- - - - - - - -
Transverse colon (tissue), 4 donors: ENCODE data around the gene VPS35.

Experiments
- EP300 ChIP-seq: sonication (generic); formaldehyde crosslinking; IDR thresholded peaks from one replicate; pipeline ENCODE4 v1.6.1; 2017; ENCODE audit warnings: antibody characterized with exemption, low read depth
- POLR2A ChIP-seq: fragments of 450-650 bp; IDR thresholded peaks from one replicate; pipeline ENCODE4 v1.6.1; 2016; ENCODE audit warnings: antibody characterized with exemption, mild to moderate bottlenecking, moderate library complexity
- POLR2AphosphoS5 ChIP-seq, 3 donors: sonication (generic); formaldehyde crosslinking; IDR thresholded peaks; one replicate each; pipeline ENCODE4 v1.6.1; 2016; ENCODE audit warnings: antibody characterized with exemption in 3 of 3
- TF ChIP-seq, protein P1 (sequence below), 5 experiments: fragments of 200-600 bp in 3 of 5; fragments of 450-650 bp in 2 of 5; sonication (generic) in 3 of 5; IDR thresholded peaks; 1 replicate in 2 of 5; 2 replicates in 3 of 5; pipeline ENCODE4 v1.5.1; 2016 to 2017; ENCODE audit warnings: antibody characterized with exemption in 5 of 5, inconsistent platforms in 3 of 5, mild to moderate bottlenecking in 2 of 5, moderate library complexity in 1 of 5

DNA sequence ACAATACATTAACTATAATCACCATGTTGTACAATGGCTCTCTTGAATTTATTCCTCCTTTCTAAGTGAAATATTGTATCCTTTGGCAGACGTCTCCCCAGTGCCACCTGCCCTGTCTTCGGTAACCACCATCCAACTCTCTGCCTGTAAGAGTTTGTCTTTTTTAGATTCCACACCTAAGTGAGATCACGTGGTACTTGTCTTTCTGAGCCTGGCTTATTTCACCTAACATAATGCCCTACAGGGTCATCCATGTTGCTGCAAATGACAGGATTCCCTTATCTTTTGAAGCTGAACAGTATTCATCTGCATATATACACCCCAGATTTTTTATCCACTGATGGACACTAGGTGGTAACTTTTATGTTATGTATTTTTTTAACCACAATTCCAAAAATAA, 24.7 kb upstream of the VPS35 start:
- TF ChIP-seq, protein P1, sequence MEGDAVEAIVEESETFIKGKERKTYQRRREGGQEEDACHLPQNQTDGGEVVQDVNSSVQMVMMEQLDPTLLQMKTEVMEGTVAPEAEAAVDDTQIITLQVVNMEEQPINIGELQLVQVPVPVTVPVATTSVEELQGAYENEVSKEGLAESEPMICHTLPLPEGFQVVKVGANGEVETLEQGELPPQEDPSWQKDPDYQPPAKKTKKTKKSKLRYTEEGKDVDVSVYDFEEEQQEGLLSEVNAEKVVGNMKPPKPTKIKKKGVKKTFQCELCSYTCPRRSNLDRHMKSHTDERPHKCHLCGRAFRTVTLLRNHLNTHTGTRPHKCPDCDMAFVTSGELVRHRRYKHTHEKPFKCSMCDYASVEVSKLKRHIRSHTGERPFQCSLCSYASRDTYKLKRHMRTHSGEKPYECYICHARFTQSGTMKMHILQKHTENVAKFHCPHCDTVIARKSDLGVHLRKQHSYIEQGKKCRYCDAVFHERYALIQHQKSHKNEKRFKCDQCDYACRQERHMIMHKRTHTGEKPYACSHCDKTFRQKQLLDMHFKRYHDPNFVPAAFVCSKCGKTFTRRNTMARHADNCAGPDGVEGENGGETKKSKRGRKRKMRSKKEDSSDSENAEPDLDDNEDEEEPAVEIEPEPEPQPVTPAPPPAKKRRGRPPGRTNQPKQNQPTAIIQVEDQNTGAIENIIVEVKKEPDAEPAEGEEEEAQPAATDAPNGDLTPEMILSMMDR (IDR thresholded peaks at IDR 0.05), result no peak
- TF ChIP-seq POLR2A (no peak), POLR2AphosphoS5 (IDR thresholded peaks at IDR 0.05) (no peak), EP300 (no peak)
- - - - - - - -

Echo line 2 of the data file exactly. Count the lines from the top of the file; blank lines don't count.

Experiments